Back to the topic at hand, namely the Profitec Pro 700. Although it has a familiar shape, I did notice its superior attention to finishwork. The photos don't capture it well, but the stainless steel is "brighter" than some E61 espresso machines I've reviewed, I assume thanks to better polishing. For those who admire the look of super-shiny stainless steel, based on my informal side-by-side comparisons, the Pro 700's is nearly as brightly polished as the equipment from the renowned manufacturers, Olympia Express and Elektra. Unfortunately, the bottom of the espresso machine isn't stainless steel, it's painted steel, which may rust in the driptray area if the paint is scratched away. I recommend running a strip of black electrical tape along the painted edge of the driptray support since its paint is likely to be scratched off over time if not protected (the Technika IV Profi, manufactured by Profitec's sister company ECM, has a protective stainless steel strip over the driptray supports for this purpose).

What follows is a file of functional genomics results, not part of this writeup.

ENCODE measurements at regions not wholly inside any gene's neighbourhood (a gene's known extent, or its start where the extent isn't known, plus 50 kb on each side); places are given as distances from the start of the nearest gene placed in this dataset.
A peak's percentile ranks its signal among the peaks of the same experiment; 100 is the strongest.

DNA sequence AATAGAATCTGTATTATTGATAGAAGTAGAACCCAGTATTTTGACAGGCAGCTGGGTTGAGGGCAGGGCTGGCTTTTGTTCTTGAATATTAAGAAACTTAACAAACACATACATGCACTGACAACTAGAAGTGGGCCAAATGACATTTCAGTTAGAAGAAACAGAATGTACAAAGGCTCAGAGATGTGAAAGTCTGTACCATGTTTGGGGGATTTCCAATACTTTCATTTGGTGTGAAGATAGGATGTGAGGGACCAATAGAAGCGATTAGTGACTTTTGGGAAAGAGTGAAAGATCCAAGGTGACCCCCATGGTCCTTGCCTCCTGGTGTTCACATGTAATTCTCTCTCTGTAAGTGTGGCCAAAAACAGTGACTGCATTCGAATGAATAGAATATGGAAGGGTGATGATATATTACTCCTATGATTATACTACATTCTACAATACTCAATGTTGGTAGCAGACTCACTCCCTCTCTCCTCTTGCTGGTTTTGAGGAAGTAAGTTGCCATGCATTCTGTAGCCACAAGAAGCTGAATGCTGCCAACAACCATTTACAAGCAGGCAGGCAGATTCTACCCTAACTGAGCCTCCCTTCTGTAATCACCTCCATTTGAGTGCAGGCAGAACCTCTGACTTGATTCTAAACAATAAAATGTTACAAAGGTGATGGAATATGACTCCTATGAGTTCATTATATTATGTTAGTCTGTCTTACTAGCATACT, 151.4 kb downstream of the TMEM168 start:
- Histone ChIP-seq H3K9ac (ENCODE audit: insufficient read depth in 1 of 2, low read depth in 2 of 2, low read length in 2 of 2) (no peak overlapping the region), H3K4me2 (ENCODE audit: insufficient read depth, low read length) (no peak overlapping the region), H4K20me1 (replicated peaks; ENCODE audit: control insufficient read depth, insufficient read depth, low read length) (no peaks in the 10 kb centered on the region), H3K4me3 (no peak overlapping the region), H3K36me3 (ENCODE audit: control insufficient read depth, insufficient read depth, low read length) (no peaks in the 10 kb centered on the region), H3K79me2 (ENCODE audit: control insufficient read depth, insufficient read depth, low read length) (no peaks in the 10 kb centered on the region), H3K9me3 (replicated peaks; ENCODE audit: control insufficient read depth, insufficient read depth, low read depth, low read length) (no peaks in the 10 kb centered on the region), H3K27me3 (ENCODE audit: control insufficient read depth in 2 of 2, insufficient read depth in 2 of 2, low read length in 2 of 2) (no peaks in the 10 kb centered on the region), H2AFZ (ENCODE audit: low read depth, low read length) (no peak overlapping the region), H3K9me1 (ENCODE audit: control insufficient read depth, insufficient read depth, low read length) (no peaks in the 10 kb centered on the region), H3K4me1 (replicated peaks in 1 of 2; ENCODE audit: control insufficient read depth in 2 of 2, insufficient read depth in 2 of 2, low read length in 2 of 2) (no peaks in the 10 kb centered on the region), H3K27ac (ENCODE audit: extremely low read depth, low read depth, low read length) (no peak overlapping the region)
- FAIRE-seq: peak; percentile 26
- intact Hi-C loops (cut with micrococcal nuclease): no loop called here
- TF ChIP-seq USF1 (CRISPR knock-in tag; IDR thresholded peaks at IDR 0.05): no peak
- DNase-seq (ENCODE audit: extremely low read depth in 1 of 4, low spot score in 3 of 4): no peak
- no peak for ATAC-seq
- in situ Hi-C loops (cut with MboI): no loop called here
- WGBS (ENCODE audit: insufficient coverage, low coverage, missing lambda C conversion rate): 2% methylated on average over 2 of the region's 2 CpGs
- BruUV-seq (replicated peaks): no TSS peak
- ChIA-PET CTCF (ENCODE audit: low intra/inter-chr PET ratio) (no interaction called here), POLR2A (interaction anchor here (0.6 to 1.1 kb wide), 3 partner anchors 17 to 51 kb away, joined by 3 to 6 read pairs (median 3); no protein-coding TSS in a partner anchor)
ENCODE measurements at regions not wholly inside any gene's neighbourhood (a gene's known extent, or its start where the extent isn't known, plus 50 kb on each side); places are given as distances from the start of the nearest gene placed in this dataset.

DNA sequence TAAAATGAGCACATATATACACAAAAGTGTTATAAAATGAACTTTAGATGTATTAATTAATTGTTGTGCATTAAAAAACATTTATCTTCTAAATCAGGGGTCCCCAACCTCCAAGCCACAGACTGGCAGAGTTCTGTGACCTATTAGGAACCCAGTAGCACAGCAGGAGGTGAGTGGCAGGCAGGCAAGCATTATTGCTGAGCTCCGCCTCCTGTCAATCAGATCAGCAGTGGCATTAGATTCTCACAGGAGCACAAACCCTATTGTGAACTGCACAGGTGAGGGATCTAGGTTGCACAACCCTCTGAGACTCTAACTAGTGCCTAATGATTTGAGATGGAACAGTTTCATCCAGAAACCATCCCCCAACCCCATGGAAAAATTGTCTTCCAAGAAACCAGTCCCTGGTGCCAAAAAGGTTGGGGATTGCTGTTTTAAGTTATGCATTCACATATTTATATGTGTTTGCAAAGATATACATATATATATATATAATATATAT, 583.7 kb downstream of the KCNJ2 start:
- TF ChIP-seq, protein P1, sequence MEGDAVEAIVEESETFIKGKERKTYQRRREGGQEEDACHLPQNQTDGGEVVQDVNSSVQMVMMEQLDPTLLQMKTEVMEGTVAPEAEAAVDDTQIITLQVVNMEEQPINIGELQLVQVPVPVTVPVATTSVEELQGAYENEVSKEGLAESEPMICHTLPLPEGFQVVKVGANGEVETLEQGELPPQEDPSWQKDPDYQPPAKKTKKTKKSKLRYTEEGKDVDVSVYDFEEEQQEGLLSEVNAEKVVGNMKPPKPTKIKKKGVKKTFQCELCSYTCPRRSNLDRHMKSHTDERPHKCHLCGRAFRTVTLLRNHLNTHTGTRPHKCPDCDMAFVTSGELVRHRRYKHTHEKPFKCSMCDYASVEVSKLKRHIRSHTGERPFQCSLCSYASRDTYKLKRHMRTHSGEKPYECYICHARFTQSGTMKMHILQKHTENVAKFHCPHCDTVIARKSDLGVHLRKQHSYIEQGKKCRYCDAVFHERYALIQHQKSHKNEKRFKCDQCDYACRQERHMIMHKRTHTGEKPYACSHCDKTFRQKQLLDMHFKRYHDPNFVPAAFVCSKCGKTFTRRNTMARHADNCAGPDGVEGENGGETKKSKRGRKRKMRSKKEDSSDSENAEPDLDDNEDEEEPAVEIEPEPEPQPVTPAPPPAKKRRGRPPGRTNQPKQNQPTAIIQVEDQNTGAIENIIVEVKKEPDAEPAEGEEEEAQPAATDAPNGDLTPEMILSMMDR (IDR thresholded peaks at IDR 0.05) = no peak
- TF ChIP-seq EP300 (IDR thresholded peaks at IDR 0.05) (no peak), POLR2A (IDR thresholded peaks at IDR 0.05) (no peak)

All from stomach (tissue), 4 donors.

I appreciate one of the Pro 700's design features: While nearly every pourover espresso machine I've reviewed dangles one or two silicone tubes over the side of the reservoir for the water inlet / water over-pressure valve exhaust, the Pro 700 has a male fitting on the bottom of the reservoir that mates with the espresso machine's female coupling. That is, the reservoir "snaps" into place without any silicone tubing. This makes for a neater appearance and eliminates the need for clearance above the tank, i.e., the top of the tank is flush with the cup tray that covers it.
Dan Kehn

ECM Manufacture: @ecmespresso #weliveespresso
Sponsored by ECM Manufacture
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HB (original poster)

#3: Post by HB (original poster) »

Recent owners of the Profitec Pro 700, please note my post from Profitec Pro 700 too hot at group:
HB wrote:When I received the Pro 700 for review, I used a thermofilter to plot its brew temperature consistency. I noticed the temperatures were occasionally erratic, so I checked the PID settings. The "d" value was way, way off. Below are the recommended settings:

BTW, I found it easier to set the PID to Celsius rather than wonder whether the internal PID settings would follow Fahrenheit or Celsius. Once I reprogrammed it to the recommended settings, the brew temperature performance was excellent (I plan to post them in the research review thread soon). I've uploaded the parts diagram and PID settings instructions for your reference.